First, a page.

Paul Shearer reflects on how the gift of time can take an ad from good to great
I was looking at a brief the other day and it stated, very clearly, that the time length was 7 seconds—the norm these days.
It also stated clearly the need for an engaging idea that drives sales and will win at Cannes.
Big ask in such a short time.
Funnily enough, it takes 7 seconds to read that sentence.
Ok, I know that’s the name of the game these days, but I kind of miss having time to tell a story, and I think it's time it came back into fashion.
7 seconds is good for a knock-knock joke or an epic fail clip, but the art of great storytelling needs time.
Time gives you a chance to draw the viewer in; make you think one thing, then another; to leave you on the edge of your seat, and to make you fall in love with the product - and the brand.
Guinness Surfer, Levi's Drugstore, BBC’s Perfect Day and Nike Good vs Evil are just a few of so many great films that do just this—mini-movies with mesmerizing storytelling.
When I was a youngster, I was lucky enough to experience, for myself, what time can give a great story.
It all started with a few people who have always given time to young, eager creatives—the extraordinary Laura Gregory and the founders of Guess Jeans, the Marciano brothers.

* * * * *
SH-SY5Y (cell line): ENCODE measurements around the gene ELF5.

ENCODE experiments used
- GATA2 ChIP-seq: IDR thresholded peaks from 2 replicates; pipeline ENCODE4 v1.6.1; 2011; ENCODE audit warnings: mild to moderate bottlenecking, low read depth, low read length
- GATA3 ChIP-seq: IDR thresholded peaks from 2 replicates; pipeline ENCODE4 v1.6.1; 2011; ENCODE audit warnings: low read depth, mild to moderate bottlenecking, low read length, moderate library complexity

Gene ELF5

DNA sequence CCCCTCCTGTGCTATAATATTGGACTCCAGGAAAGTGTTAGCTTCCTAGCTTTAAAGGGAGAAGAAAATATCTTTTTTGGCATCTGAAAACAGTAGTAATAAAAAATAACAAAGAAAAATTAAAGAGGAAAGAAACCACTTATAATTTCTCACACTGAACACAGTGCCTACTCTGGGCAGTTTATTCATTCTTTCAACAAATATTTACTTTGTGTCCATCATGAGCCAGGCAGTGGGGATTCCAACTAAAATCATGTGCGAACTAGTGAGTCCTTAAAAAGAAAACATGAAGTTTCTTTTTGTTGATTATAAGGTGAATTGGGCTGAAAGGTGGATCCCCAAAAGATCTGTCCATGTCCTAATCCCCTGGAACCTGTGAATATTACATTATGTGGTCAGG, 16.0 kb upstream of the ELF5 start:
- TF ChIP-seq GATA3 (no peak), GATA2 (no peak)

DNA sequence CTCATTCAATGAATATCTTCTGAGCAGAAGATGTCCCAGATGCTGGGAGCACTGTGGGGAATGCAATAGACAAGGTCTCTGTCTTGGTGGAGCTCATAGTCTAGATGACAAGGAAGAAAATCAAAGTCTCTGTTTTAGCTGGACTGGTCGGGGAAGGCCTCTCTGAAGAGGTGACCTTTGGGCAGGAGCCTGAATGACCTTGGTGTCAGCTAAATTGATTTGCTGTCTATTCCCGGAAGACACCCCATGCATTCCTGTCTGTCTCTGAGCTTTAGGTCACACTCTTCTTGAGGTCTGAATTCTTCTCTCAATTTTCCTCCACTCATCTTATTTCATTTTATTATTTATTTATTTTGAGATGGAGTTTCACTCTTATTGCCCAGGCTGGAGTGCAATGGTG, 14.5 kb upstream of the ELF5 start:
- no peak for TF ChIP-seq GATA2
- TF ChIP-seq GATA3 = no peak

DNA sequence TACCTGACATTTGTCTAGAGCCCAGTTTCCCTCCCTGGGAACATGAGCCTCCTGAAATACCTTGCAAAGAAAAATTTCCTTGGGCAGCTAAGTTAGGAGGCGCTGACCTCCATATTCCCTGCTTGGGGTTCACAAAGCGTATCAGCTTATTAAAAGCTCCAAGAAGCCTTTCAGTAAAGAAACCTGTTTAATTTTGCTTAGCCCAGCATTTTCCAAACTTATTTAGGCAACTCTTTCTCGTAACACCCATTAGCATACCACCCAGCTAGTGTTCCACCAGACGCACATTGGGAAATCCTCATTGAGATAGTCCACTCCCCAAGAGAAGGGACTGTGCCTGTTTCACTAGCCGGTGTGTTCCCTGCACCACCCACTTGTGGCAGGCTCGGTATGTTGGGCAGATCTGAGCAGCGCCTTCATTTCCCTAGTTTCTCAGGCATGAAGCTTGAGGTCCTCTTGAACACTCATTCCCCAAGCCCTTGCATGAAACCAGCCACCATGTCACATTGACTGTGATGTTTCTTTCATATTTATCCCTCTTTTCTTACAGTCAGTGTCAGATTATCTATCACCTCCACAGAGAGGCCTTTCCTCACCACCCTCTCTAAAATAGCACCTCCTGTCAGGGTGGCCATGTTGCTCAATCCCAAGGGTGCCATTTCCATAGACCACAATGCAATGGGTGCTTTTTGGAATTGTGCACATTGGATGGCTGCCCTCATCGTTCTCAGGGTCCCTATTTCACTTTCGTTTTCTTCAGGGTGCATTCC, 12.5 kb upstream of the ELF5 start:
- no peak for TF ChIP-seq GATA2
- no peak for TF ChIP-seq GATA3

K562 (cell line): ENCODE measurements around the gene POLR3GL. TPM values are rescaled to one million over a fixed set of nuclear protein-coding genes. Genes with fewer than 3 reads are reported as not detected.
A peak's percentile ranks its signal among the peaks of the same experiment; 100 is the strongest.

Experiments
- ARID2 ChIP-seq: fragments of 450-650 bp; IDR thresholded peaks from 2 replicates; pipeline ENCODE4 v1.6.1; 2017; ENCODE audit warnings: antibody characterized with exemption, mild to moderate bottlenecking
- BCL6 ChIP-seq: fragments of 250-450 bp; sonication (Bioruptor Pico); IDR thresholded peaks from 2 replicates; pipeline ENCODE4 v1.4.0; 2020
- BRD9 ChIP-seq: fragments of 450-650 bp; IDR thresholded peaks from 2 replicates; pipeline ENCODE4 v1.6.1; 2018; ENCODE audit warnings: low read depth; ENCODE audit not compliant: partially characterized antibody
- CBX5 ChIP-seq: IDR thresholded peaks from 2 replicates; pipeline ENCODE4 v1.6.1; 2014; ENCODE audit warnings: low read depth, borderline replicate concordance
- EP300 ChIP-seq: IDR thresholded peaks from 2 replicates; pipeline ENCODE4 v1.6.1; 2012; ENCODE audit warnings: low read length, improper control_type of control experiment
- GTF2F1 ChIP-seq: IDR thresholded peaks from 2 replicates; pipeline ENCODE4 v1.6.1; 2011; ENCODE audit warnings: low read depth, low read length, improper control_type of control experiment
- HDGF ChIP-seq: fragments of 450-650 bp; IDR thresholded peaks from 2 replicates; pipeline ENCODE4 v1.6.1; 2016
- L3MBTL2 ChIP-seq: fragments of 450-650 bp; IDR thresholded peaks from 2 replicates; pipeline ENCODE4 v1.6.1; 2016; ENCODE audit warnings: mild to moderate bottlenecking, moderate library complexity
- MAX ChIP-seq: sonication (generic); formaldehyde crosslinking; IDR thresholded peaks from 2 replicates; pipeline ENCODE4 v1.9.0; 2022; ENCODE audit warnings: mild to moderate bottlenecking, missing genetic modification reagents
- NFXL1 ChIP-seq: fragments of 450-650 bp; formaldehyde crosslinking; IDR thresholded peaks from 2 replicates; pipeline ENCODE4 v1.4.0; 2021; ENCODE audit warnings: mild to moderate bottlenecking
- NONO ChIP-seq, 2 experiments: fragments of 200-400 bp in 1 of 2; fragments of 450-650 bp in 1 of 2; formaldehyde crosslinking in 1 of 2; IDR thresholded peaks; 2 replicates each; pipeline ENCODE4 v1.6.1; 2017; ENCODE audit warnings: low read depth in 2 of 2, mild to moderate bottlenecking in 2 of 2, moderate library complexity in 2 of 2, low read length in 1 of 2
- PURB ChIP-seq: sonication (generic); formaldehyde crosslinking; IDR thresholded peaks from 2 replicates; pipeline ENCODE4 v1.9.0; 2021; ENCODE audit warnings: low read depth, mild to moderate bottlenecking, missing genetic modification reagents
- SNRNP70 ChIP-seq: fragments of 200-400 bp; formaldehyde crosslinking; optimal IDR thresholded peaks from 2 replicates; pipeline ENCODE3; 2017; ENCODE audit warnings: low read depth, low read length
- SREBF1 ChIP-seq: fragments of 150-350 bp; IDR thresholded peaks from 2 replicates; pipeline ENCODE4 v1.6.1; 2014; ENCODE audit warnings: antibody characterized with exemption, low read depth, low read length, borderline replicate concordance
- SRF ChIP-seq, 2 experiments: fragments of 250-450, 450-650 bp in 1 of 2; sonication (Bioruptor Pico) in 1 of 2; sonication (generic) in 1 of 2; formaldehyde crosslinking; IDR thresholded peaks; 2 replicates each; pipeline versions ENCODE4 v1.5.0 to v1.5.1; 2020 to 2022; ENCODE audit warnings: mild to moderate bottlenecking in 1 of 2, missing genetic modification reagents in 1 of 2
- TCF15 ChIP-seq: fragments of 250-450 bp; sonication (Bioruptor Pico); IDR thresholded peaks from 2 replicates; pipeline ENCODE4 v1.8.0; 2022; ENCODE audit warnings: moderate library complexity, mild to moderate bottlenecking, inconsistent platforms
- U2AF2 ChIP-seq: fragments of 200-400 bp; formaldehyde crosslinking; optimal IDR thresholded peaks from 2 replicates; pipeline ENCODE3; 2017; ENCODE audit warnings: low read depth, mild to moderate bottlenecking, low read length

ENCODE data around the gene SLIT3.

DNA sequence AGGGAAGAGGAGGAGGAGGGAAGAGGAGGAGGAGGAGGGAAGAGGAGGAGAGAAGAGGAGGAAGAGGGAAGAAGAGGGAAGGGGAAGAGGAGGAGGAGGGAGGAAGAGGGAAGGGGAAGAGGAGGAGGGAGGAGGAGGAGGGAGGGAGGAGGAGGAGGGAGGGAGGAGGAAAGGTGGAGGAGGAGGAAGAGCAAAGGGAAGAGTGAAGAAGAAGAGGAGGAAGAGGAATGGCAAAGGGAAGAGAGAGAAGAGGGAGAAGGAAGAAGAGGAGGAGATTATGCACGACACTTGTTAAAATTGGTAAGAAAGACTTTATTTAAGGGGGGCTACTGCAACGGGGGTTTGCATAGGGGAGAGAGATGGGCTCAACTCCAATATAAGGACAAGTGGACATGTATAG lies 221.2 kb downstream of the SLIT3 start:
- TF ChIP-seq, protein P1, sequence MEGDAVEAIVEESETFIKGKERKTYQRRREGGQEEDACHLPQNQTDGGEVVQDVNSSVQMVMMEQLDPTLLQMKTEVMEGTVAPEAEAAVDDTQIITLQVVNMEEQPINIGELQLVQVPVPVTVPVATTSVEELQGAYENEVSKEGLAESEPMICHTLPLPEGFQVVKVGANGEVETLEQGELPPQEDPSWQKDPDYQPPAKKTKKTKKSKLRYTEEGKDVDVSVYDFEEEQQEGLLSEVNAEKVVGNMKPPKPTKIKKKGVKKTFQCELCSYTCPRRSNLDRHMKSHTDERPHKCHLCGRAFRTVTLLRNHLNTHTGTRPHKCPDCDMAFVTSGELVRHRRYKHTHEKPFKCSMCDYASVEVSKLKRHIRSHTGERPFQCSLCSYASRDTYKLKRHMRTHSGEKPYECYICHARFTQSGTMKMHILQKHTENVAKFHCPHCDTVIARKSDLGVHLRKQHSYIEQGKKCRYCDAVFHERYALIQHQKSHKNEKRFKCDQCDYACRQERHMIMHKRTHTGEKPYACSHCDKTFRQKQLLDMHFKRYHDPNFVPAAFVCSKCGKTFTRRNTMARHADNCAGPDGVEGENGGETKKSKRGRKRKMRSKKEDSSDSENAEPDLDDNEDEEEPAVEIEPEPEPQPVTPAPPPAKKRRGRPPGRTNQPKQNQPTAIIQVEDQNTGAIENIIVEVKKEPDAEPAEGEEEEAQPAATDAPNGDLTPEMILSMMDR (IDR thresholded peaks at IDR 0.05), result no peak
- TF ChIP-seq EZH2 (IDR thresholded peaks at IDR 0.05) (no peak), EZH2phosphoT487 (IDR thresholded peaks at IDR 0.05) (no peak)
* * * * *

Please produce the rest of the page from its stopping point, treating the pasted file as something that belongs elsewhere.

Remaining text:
They wanted a 5 minute on-screen fashion statement and Laura was tasked with that opportunity.
My partner Rob and I pitched an idea called 'Cheat' about a Private Eye character who specialized in testing the fidelity of would-be husbands for their wives-to-be.
The Private Eye was hired by beautiful women to see if the chosen partner would stray.
Laura loved it and sold it in.
We got lucky that day.
5 minutes of lucky.
We used to get 30 seconds so 10 times that was a rare chance to be part of something special.
Harry Dean Stanton, Juliette Lewis, Traci Lords and Peter Horton were signed up, and the award-winning and immensely talented Andy Morahan directed.
What they did was produce a stunning film that helped the brand take off and won a bunch of awards, including 4 Yellow D&AD pencils.
Apart from more time equals more wow, I learned something crucial on that project.
When you have a story worth telling, everyone involved goes that extra mile.
You get excited about everything—the cast, the wardrobe, the music. Everything feels worth doing that bit better.
So, what am I saying?
Could a 7 second film do all that?
Honestly, I don’t think so.
It doesn’t mean you can’t do something captivating in 7 seconds. It’s just much, much harder.
What I am saying is more time is the difference between good and extraordinary.
I would also prefer to use my brain cells thinking of ideas rather than thinking about how to make 7 seconds work.
Just ask Sir John Hegarty about the importance of great stories and storytelling.
Spend a few minutes watching Levi’s ads like Twist, Odyssey, Creek and Swimmer.
Then spend 7 seconds sending a note to the person who wrote the brief, asking for more time.
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